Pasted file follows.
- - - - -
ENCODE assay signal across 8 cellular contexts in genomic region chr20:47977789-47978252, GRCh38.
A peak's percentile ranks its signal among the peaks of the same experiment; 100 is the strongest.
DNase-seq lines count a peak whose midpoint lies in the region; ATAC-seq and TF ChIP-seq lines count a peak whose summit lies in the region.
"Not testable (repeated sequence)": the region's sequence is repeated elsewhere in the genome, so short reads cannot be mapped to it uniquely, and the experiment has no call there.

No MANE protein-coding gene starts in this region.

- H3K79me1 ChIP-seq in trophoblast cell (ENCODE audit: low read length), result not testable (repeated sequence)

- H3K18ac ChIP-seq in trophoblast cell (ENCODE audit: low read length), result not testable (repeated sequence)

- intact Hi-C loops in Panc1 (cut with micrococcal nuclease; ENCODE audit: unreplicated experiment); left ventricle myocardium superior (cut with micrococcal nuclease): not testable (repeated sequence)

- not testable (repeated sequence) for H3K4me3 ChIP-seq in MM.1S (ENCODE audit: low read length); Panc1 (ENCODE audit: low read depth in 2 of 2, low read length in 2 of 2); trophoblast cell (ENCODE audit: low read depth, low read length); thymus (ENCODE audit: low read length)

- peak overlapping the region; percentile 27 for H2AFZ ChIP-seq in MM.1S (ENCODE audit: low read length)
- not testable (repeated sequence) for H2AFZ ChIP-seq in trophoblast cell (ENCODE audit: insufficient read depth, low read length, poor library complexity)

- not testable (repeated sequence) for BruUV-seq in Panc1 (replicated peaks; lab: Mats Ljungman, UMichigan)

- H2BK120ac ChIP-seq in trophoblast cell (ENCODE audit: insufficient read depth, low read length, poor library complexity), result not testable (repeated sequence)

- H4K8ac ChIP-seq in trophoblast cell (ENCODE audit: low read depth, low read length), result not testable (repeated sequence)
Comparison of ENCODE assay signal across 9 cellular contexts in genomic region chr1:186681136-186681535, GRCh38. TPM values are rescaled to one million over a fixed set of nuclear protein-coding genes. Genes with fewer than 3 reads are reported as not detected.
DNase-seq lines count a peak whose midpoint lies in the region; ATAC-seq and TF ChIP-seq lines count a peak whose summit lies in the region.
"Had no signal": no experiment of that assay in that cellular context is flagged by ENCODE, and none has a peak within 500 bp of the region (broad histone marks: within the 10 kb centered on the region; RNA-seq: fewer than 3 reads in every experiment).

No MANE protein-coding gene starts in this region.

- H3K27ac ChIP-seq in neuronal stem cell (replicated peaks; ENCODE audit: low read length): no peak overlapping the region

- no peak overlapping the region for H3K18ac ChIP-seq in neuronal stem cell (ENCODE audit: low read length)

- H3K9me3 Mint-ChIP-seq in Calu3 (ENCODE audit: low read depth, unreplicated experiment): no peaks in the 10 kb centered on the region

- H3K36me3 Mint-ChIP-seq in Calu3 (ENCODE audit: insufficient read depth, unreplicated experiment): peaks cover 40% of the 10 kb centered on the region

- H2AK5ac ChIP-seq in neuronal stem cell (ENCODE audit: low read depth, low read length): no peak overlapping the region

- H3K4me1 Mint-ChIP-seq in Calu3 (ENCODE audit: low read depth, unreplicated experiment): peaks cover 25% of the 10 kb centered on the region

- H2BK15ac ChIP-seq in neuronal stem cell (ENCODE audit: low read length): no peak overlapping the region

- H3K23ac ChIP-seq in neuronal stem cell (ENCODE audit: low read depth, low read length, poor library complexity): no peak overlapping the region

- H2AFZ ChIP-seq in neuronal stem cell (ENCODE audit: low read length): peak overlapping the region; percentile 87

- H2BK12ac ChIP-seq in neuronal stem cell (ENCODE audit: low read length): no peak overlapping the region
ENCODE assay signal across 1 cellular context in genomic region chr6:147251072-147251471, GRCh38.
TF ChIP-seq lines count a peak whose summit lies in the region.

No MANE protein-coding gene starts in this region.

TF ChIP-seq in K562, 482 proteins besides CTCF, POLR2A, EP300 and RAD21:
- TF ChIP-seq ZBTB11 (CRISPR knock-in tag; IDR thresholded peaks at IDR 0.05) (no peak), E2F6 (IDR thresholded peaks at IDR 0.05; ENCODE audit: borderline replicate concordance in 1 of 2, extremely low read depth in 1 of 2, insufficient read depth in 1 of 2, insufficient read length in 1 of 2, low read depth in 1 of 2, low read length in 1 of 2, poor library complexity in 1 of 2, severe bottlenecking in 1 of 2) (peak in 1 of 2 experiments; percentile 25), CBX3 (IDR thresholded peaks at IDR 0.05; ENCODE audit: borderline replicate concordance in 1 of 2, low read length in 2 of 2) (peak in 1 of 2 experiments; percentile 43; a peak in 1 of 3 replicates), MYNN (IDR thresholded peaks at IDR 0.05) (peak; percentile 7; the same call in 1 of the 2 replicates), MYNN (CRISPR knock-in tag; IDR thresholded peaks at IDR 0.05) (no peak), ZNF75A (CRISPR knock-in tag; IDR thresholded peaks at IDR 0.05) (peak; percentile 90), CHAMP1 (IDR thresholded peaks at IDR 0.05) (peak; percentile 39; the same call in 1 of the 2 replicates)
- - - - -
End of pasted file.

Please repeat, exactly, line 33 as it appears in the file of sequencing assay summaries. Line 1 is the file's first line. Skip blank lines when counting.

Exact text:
- TF ChIP-seq ZBTB11 (CRISPR knock-in tag; IDR thresholded peaks at IDR 0.05) (no peak), E2F6 (IDR thresholded peaks at IDR 0.05; ENCODE audit: borderline replicate concordance in 1 of 2, extremely low read depth in 1 of 2, insufficient read depth in 1 of 2, insufficient read length in 1 of 2, low read depth in 1 of 2, low read length in 1 of 2, poor library complexity in 1 of 2, severe bottlenecking in 1 of 2) (peak in 1 of 2 experiments; percentile 25), CBX3 (IDR thresholded peaks at IDR 0.05; ENCODE audit: borderline replicate concordance in 1 of 2, low read length in 2 of 2) (peak in 1 of 2 experiments; percentile 43; a peak in 1 of 3 replicates), MYNN (IDR thresholded peaks at IDR 0.05) (peak; percentile 7; the same call in 1 of the 2 replicates), MYNN (CRISPR knock-in tag; IDR thresholded peaks at IDR 0.05) (no peak), ZNF75A (CRISPR knock-in tag; IDR thresholded peaks at IDR 0.05) (peak; percentile 90), CHAMP1 (IDR thresholded peaks at IDR 0.05) (peak; percentile 39; the same call in 1 of the 2 replicates)